The best protection your child can have while riding is a helmet. But how do you select the right helmet for your child? It’s not enough to just pick the one that has the Batman design your child likes best. Safety is the most important part of picking the right helmet.
Young people are especially prone to bicycle injuries. Children ages five and older as well as young adults have the highest rates of bicycle injuries, according to the Centers for Disease Control. They account for almost 60 percent of bicycle injuries requiring U.S. emergency room visits. A helmet can reduce the risk of traumatic brain injury by up to 85 percent.
When selecting a helmet, look for a Consumer Product Safety Committee (CPSC) sticker inside the helmet. Never buy a helmet for your child to grow into. It should fit based on the current size of the child’s head.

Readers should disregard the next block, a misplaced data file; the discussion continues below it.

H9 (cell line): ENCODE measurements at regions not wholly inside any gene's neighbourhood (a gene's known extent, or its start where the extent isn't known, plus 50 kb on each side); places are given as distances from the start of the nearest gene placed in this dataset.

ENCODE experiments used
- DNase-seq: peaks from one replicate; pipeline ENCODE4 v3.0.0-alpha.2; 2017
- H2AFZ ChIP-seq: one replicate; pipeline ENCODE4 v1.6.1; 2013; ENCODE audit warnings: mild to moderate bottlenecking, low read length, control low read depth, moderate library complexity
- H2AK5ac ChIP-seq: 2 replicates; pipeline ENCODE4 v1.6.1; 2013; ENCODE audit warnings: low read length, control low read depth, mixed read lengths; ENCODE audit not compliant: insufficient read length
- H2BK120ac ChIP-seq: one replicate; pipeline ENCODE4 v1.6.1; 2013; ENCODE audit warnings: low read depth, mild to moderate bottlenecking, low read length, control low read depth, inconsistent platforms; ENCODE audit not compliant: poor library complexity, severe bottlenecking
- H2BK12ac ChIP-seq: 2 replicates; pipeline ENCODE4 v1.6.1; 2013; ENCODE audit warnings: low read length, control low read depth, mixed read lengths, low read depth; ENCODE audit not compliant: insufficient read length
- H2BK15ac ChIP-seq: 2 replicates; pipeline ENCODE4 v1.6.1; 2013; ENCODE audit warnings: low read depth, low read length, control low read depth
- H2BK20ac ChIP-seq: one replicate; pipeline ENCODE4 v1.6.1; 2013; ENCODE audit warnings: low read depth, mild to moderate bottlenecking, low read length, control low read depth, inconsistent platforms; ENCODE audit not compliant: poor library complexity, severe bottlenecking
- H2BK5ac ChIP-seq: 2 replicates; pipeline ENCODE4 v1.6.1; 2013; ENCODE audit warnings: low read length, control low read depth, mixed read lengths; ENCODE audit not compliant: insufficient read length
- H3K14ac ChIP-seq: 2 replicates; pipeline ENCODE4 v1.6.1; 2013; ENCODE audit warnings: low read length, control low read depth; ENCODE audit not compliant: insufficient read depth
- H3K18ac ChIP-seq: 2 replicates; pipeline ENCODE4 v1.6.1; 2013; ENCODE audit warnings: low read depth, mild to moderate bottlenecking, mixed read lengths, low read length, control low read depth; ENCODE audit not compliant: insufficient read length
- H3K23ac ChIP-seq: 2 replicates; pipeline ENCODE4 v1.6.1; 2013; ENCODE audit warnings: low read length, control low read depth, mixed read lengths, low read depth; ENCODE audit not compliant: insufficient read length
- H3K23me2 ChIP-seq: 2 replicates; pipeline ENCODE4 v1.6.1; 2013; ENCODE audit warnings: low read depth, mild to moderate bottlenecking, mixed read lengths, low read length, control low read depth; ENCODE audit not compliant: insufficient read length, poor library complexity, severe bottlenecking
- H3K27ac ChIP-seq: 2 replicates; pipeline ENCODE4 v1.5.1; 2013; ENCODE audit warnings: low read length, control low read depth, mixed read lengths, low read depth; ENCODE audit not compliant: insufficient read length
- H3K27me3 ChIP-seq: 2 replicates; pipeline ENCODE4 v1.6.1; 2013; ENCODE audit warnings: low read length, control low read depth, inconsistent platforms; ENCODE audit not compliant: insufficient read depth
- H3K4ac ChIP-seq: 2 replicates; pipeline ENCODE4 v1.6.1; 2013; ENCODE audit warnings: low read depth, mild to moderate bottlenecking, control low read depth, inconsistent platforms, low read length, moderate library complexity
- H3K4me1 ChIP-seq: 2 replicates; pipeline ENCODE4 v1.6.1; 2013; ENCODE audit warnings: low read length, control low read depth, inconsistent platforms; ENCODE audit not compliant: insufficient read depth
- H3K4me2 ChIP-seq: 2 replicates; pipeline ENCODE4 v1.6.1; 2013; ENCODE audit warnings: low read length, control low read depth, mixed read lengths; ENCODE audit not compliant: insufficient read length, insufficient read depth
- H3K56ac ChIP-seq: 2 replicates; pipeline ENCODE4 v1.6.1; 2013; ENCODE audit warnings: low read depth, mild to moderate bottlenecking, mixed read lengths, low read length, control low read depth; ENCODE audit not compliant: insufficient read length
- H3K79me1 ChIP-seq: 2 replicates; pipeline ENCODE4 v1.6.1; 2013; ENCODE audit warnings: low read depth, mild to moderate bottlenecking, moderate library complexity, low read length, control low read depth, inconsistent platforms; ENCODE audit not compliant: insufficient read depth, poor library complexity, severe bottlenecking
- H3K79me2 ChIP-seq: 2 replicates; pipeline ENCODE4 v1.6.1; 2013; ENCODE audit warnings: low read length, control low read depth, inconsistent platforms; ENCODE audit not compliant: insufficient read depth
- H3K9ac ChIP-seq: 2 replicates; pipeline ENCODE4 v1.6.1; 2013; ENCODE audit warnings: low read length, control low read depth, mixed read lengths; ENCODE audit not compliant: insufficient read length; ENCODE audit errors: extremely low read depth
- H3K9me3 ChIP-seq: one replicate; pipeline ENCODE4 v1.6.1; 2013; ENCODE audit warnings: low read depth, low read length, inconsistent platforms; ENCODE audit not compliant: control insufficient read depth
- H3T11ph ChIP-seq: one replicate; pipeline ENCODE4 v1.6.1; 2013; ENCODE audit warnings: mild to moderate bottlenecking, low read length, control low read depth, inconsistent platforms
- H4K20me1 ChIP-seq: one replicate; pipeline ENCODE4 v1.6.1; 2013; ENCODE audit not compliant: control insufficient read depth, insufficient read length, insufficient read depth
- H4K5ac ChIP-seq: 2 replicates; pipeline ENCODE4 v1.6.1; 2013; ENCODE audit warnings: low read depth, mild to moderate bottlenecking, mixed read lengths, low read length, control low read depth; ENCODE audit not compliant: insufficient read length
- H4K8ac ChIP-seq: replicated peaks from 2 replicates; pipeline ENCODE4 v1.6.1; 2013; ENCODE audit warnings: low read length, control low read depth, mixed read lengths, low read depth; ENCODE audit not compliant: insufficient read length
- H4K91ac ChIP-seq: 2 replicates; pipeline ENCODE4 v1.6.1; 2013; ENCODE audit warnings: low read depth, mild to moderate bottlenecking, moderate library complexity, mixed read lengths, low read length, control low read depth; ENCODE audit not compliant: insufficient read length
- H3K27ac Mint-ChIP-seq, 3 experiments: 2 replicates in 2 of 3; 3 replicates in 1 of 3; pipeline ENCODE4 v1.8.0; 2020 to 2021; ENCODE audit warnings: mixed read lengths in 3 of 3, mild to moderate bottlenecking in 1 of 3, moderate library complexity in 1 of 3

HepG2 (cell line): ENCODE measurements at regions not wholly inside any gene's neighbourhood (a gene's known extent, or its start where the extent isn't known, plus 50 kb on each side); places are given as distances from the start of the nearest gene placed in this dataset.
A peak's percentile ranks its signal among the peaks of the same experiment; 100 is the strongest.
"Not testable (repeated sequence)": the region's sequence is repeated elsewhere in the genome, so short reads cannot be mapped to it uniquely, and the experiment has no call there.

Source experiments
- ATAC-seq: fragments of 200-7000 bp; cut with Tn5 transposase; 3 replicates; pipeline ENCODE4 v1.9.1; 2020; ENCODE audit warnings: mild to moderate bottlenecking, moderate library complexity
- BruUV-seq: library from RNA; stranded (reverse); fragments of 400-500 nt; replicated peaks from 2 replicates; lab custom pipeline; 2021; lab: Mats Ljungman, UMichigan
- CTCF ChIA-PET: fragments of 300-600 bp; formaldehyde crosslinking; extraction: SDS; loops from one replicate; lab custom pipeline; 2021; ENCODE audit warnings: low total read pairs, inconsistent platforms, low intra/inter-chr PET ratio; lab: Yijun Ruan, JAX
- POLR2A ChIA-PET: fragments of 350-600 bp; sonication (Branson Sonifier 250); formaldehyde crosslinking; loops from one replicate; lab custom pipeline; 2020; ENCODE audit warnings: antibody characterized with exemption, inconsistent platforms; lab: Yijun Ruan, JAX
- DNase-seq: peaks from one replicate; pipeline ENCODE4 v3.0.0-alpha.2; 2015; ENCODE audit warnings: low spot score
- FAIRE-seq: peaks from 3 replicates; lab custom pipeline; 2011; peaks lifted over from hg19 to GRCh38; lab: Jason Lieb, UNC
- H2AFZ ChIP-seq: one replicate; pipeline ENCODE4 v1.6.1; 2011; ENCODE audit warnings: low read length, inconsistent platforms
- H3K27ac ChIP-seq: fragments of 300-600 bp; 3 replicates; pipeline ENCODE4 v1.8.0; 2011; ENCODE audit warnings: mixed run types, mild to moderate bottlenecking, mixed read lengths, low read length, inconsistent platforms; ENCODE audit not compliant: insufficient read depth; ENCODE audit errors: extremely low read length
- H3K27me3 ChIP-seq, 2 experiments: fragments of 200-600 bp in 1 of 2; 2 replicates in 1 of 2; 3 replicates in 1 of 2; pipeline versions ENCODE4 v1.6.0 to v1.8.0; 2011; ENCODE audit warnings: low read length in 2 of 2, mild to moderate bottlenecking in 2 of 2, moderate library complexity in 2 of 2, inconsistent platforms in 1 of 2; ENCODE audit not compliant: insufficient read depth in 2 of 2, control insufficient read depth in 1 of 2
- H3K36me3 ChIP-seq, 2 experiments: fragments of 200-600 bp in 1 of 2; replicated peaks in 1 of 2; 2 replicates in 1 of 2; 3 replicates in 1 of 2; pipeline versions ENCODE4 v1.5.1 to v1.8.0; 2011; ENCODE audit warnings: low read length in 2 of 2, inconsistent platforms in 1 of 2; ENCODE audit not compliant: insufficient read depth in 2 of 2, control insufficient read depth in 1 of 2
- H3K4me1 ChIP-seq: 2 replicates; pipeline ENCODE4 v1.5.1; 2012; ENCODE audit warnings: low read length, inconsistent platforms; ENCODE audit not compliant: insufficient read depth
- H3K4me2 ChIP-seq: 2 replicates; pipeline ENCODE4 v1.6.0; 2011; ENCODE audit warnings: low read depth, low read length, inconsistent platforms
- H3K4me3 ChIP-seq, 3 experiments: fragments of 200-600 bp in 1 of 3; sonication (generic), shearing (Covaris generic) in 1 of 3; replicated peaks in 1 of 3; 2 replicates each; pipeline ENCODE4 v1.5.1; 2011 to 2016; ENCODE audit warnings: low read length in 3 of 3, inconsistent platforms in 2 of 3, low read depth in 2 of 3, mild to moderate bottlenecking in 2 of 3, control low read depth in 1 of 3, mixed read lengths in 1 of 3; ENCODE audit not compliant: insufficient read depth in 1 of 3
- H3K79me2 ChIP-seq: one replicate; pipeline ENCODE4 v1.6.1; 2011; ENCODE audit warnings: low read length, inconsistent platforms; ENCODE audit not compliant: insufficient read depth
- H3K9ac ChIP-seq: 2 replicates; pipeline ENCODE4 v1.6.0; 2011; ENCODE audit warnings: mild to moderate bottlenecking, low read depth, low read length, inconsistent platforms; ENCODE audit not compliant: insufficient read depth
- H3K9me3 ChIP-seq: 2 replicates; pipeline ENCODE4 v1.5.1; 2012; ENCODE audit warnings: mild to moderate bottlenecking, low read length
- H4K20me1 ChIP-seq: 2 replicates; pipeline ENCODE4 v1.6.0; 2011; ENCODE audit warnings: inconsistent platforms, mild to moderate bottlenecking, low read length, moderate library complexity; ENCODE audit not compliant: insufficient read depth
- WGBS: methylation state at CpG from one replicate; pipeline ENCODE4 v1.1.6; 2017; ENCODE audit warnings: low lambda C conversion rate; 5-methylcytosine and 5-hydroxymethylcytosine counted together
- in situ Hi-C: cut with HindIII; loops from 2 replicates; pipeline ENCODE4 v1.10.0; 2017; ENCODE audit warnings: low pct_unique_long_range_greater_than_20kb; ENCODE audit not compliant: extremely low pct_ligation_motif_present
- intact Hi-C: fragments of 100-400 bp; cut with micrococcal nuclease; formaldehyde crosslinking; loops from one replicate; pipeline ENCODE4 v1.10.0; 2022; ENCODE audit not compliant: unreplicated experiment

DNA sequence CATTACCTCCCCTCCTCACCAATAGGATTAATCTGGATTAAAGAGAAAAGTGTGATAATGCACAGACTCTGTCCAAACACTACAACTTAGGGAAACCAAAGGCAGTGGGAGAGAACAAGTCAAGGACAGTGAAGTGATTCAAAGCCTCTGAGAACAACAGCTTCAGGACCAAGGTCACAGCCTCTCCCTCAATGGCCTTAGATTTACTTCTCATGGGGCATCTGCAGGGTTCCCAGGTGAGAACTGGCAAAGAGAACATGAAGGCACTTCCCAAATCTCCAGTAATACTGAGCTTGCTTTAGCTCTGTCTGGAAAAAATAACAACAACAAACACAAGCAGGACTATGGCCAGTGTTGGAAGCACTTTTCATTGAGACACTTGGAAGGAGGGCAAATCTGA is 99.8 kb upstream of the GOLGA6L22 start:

When fitting the selected helmet, it should have a snug but comfortable fit. Make sure the straps are even that form a Y that comes together right at the bottom of the ear lobe. If you try to shift the helmet around, it should stay snugly in place. Have your child open his or her mouth wide; the helmet should pull down on his or her head. The helmet should be level with your child’s head, not tilted back, and rest low on the forehead. The bottom edge should be one or two finger-widths from the child’s eyebrows. Once fitted properly, if your child can see and hear properly, you are good to go.
Fortunately, studies show that helmets that cost $150 do the job about the same as helmets that cost $20, so you don’t have to break the bank to ensure your child’s safety.